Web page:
Enemy of the Enemies of Truth
- The Footnote: A Curious History by Anthony Grafton
Faber, 241 pp, £12.99, December 1997, ISBN 0 571 17668 2
When Browning’s grammarian, grown old and bald and sick, was urged to get out of his cell and see a bit of life before he died, he replied that he still had work to do: ‘Grant I have mastered learning’s crabbed text,/Still there’s the comment.’ Anthony Grafton’s book is a commentary on the comment, some of it made, as Browning puts it, ‘shortly after the revival of learning in Europe’, though its scope is much wider than that.
Copious commentary wasn’t a humanist invention: it had adorned classical texts to such an extent that it couldn’t be confined to the page’s foot, but swarmed in the margins, lavishly explaining and allegorising. Sometimes the text looks like the last remaining piece of ground above water in a time of flood. But humanist commentators had more urgent critical programmes, some with powerful political and ecclesiastical implications. There was, for example, the celebrated demonstration by Lorenzo Valla, who died in 1457, that the Donation of Constantine was spurious. The Donation was an eighth or ninth-century fabrication that purported to be the instrument by which the Emperor Constantine had in the fourth century ceded to Pope Sylvester I dominion over Rome, all Italy, Jerusalem, and lots of other places as well. Proof that the Donation was a fake was an obvious boon to Protestant polemic: Valla was edited by Ulrich von Hutten and popularised by Melanchthon and Luther. The Vatican replied defiantly; for example, by commissioning from Giulio Romano frescos glorifying the Donation. So the authenticity or otherwise of a document referring to a historical event became a fiercely contested issue. Historians and philologists now needed to concern themselves with documentary and philological evidence as to what actually happened or didn’t happen, though of course your version would still depend on which side you were on to begin with.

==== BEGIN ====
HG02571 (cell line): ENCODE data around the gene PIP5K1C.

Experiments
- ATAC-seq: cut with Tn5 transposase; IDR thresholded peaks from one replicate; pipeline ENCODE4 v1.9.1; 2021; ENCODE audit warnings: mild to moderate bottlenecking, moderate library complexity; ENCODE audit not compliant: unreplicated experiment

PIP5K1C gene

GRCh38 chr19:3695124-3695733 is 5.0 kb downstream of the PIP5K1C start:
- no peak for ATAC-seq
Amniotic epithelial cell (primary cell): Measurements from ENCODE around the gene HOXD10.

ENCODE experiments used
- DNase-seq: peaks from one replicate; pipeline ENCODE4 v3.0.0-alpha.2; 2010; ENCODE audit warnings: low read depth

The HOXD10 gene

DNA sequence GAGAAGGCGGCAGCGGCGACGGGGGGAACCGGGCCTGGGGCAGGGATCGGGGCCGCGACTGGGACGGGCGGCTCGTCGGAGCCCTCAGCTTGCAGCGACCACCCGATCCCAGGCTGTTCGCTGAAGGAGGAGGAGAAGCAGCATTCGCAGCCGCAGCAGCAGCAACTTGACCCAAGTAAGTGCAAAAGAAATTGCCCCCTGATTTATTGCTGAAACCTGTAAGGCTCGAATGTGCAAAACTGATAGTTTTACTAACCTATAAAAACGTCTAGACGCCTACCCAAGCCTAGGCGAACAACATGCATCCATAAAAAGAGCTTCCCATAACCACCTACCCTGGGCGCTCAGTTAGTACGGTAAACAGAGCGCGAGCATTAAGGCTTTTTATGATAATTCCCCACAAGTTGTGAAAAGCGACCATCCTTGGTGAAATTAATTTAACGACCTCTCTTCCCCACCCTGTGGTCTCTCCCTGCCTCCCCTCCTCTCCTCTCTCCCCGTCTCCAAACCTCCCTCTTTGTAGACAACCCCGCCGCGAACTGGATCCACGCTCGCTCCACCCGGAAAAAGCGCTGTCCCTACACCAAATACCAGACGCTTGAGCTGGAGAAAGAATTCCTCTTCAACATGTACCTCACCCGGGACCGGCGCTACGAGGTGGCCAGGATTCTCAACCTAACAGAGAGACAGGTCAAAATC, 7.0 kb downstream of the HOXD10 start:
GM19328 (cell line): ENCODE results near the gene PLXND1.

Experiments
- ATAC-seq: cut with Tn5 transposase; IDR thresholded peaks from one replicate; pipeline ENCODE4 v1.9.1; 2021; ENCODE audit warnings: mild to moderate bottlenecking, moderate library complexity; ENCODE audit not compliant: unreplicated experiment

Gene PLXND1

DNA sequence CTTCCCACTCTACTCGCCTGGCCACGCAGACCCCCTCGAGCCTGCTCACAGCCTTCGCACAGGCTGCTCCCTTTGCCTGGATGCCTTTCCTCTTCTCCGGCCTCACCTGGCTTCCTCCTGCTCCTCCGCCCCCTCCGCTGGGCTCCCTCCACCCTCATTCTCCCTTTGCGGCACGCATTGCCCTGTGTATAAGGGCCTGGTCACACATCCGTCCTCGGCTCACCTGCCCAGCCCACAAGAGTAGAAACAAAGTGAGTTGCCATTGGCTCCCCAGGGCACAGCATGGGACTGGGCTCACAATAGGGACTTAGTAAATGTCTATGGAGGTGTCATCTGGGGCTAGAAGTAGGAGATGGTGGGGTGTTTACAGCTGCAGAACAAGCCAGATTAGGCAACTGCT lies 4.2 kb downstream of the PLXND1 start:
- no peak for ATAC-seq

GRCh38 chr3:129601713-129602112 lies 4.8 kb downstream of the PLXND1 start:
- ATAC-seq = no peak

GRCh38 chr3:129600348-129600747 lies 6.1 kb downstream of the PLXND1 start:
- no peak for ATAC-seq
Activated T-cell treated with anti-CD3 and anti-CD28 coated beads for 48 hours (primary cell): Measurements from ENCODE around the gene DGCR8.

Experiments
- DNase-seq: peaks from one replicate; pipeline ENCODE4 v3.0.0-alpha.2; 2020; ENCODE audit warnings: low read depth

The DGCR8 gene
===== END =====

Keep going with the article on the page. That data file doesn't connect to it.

Anthony Grafton, a modern grammarian, is interested in the way supporting evidence is adduced. He has long been curious about the historical development of the footnote into its later condition of sober supporting citation (‘the humanist’s rough equivalent of the scientist’s report on data’). In tracing its history he reveals himself to be a genuine descendant of the polymaths and polyhistors whose contributions he describes. The story is complex and itself requires to be properly footnoted. This dense little book has 370 footnotes in its 241 pages, almost as many as Gibbon, most celebrated of all footnoters, needed in the notorious Chapters 15 and 16 of the Decline and Fall (383). Grafton doesn’t use his footnotes to tease or sneer: he uses them in the correct modern way as the foundation of what is printed above them. No page is without these supports, cited in whatever language the source employed, Latin, French, German and occasionally English. They are a shade discursive at times, to show how much the author likes doing them, but nothing is dodged or shirked. Not surprisingly, publication of this book is simultaneous in the USA and Britain, while French and German translations have appeared or are about to. This is international scholarship, wrought in the libraries of Berlin, Princeton, Oxford and London, and a lesson to some less scrupulous modern practitioners. On the other hand, the story is not told straightforwardly; for some reason Grafton avoids telling it in chronological order, and this can sometimes make it hard for the reader to sort the history out.
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